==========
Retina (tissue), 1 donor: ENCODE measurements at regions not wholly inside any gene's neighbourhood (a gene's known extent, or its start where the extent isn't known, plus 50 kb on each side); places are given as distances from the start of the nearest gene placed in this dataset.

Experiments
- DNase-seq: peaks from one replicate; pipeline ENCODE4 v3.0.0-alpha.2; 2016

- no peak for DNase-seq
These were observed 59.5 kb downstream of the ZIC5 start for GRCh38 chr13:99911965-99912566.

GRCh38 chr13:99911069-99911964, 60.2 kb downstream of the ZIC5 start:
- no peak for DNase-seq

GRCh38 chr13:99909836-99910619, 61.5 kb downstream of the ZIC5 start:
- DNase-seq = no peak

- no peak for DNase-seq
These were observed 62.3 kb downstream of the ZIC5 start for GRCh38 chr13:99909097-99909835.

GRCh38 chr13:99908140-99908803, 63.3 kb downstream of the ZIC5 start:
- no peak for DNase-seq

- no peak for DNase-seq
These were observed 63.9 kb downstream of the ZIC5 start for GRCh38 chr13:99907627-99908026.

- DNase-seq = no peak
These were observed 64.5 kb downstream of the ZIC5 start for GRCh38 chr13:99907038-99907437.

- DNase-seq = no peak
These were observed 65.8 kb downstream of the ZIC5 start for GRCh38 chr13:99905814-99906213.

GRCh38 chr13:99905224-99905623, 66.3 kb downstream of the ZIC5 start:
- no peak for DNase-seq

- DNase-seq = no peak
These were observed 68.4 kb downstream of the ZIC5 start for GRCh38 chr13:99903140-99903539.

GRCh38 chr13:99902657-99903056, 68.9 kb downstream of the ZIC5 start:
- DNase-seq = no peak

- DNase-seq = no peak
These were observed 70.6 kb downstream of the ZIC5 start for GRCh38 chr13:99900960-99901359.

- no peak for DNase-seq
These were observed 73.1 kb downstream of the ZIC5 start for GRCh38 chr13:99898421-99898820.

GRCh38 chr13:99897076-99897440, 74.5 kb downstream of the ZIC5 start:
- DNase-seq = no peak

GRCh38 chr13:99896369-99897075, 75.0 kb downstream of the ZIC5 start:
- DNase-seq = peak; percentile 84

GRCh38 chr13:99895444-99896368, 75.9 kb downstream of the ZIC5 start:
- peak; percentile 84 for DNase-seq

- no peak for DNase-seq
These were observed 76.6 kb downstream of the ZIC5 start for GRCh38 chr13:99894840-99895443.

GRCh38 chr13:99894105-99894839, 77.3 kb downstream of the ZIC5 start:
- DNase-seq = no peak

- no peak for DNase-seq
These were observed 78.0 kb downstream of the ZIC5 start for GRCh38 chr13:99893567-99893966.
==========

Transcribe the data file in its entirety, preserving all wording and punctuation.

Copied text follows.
Retina (tissue), 1 donor: ENCODE measurements at regions not wholly inside any gene's neighbourhood (a gene's known extent, or its start where the extent isn't known, plus 50 kb on each side); places are given as distances from the start of the nearest gene placed in this dataset.

Experiments
- DNase-seq: peaks from one replicate; pipeline ENCODE4 v3.0.0-alpha.2; 2016

- no peak for DNase-seq
These were observed 59.5 kb downstream of the ZIC5 start for GRCh38 chr13:99911965-99912566.

GRCh38 chr13:99911069-99911964, 60.2 kb downstream of the ZIC5 start:
- no peak for DNase-seq

GRCh38 chr13:99909836-99910619, 61.5 kb downstream of the ZIC5 start:
- DNase-seq = no peak

- no peak for DNase-seq
These were observed 62.3 kb downstream of the ZIC5 start for GRCh38 chr13:99909097-99909835.

GRCh38 chr13:99908140-99908803, 63.3 kb downstream of the ZIC5 start:
- no peak for DNase-seq

- no peak for DNase-seq
These were observed 63.9 kb downstream of the ZIC5 start for GRCh38 chr13:99907627-99908026.

- DNase-seq = no peak
These were observed 64.5 kb downstream of the ZIC5 start for GRCh38 chr13:99907038-99907437.

- DNase-seq = no peak
These were observed 65.8 kb downstream of the ZIC5 start for GRCh38 chr13:99905814-99906213.

GRCh38 chr13:99905224-99905623, 66.3 kb downstream of the ZIC5 start:
- no peak for DNase-seq

- DNase-seq = no peak
These were observed 68.4 kb downstream of the ZIC5 start for GRCh38 chr13:99903140-99903539.

GRCh38 chr13:99902657-99903056, 68.9 kb downstream of the ZIC5 start:
- DNase-seq = no peak

- DNase-seq = no peak
These were observed 70.6 kb downstream of the ZIC5 start for GRCh38 chr13:99900960-99901359.

- no peak for DNase-seq
These were observed 73.1 kb downstream of the ZIC5 start for GRCh38 chr13:99898421-99898820.

GRCh38 chr13:99897076-99897440, 74.5 kb downstream of the ZIC5 start:
- DNase-seq = no peak

GRCh38 chr13:99896369-99897075, 75.0 kb downstream of the ZIC5 start:
- DNase-seq = peak; percentile 84

GRCh38 chr13:99895444-99896368, 75.9 kb downstream of the ZIC5 start:
- peak; percentile 84 for DNase-seq

- no peak for DNase-seq
These were observed 76.6 kb downstream of the ZIC5 start for GRCh38 chr13:99894840-99895443.

GRCh38 chr13:99894105-99894839, 77.3 kb downstream of the ZIC5 start:
- DNase-seq = no peak

- no peak for DNase-seq
These were observed 78.0 kb downstream of the ZIC5 start for GRCh38 chr13:99893567-99893966.